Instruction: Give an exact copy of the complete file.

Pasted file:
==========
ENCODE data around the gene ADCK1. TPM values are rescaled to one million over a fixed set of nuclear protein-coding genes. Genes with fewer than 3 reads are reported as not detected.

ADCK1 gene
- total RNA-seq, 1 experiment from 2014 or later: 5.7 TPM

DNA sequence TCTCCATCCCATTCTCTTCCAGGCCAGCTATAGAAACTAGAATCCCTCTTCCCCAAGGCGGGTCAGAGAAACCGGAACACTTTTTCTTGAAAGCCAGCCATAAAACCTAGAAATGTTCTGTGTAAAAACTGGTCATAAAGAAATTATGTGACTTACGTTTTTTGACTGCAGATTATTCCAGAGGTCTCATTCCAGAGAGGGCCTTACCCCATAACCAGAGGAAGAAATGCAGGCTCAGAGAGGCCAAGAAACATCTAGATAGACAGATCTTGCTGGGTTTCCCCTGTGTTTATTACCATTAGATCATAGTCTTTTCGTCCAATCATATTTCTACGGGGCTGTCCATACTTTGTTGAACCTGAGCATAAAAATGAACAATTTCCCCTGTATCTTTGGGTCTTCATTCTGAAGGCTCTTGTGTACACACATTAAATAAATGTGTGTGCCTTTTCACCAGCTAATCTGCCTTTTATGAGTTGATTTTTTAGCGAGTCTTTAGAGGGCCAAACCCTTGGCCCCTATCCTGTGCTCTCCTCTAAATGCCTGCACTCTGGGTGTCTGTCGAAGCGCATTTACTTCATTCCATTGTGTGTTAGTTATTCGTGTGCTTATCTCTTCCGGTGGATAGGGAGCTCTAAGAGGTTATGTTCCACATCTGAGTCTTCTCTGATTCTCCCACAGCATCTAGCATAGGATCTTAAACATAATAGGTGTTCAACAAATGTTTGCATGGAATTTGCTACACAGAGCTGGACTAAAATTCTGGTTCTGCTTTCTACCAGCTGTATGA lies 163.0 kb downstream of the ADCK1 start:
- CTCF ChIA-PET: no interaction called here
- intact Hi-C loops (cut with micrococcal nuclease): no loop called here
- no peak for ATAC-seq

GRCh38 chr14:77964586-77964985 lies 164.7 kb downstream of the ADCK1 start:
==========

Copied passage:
ENCODE data around the gene ADCK1. TPM values are rescaled to one million over a fixed set of nuclear protein-coding genes. Genes with fewer than 3 reads are reported as not detected.

ADCK1 gene
- total RNA-seq, 1 experiment from 2014 or later: 5.7 TPM

DNA sequence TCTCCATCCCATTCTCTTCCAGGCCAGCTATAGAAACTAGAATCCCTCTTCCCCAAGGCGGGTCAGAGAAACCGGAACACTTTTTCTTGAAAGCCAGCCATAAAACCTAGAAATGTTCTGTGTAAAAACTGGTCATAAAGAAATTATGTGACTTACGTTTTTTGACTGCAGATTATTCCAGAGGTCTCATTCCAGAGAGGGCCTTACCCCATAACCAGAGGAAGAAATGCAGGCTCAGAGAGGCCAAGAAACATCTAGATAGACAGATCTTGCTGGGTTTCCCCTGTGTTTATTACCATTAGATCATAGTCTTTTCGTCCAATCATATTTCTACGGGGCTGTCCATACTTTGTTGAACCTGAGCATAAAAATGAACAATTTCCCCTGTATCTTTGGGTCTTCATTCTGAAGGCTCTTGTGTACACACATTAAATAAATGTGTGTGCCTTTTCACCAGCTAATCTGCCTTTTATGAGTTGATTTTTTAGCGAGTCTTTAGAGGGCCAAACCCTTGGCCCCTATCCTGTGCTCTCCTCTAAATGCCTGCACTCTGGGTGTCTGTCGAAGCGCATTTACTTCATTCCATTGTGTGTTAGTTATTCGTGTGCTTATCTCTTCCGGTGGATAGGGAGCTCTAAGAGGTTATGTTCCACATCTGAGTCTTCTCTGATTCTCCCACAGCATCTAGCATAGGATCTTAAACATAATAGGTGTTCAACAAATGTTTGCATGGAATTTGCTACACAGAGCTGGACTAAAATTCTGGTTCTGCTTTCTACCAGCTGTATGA lies 163.0 kb downstream of the ADCK1 start:
- CTCF ChIA-PET: no interaction called here
- intact Hi-C loops (cut with micrococcal nuclease): no loop called here
- no peak for ATAC-seq

GRCh38 chr14:77964586-77964985 lies 164.7 kb downstream of the ADCK1 start: